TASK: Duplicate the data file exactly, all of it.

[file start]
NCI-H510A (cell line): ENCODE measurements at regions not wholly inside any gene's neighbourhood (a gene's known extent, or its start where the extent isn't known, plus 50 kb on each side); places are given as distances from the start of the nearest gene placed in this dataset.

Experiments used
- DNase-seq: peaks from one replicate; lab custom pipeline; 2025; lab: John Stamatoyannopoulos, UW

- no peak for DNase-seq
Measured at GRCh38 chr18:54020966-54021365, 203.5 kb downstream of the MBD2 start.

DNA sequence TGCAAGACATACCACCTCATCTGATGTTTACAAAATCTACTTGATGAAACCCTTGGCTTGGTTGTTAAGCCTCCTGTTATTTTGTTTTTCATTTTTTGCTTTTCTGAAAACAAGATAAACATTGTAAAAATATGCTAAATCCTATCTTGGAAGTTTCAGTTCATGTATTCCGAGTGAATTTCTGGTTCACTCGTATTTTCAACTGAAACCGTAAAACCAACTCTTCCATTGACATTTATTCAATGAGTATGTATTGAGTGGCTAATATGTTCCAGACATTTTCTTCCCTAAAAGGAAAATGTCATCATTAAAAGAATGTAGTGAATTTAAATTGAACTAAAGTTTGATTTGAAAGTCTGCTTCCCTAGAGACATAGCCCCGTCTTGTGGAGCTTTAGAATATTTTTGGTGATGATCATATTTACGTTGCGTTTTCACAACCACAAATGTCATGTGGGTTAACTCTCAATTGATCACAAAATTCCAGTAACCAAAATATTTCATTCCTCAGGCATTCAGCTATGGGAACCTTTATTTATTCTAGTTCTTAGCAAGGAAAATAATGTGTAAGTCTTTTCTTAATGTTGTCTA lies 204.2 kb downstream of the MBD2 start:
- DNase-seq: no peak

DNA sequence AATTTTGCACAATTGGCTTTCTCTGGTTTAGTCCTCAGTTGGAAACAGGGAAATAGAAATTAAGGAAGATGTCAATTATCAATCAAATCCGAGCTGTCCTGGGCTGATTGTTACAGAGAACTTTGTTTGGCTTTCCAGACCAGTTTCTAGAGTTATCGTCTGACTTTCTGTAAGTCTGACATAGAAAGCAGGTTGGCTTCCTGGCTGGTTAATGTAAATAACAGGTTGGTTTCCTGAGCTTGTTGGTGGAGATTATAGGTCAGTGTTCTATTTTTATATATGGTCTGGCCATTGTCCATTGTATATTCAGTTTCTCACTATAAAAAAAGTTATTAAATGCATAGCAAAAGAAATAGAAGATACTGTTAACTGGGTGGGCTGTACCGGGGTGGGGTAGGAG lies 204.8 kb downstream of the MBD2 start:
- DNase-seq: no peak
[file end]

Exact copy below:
NCI-H510A (cell line): ENCODE measurements at regions not wholly inside any gene's neighbourhood (a gene's known extent, or its start where the extent isn't known, plus 50 kb on each side); places are given as distances from the start of the nearest gene placed in this dataset.

Experiments used
- DNase-seq: peaks from one replicate; lab custom pipeline; 2025; lab: John Stamatoyannopoulos, UW

- no peak for DNase-seq
Measured at GRCh38 chr18:54020966-54021365, 203.5 kb downstream of the MBD2 start.

DNA sequence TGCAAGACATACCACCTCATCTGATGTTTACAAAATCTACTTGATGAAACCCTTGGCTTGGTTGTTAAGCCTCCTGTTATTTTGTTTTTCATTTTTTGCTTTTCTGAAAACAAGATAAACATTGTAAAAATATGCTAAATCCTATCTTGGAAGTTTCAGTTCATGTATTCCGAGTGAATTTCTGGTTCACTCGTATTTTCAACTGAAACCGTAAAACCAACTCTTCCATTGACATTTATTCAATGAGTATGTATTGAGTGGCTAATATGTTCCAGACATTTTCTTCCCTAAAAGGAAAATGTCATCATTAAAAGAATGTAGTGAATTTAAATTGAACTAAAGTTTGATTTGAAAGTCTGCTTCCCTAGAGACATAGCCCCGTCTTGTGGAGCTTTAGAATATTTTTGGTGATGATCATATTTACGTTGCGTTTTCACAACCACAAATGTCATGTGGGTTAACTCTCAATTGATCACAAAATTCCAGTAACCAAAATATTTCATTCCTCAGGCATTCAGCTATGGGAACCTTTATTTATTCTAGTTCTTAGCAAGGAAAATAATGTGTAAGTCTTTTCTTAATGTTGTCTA lies 204.2 kb downstream of the MBD2 start:
- DNase-seq: no peak

DNA sequence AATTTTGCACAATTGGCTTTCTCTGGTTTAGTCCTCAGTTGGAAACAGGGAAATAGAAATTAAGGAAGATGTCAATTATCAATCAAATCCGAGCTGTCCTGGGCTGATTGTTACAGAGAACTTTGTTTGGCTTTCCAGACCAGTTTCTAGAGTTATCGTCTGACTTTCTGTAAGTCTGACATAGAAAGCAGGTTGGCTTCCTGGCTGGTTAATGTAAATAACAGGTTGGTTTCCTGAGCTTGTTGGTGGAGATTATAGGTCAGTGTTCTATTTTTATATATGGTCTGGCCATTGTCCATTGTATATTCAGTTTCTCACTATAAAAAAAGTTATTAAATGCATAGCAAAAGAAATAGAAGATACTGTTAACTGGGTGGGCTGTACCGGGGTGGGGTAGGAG lies 204.8 kb downstream of the MBD2 start:
- DNase-seq: no peak